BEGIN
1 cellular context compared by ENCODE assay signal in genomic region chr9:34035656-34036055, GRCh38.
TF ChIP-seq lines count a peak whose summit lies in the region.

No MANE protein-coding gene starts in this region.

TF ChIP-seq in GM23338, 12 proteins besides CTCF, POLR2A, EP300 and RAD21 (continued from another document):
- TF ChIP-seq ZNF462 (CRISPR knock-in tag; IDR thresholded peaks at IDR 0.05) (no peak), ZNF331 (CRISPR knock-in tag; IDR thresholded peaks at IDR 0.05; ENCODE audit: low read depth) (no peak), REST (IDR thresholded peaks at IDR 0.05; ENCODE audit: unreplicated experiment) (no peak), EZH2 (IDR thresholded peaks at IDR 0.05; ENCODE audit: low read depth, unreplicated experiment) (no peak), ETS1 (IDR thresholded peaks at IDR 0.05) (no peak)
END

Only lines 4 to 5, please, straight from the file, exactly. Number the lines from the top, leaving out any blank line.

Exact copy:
TF ChIP-seq in GM23338, 12 proteins besides CTCF, POLR2A, EP300 and RAD21 (continued from another document):
- TF ChIP-seq ZNF462 (CRISPR knock-in tag; IDR thresholded peaks at IDR 0.05) (no peak), ZNF331 (CRISPR knock-in tag; IDR thresholded peaks at IDR 0.05; ENCODE audit: low read depth) (no peak), REST (IDR thresholded peaks at IDR 0.05; ENCODE audit: unreplicated experiment) (no peak), EZH2 (IDR thresholded peaks at IDR 0.05; ENCODE audit: low read depth, unreplicated experiment) (no peak), ETS1 (IDR thresholded peaks at IDR 0.05) (no peak)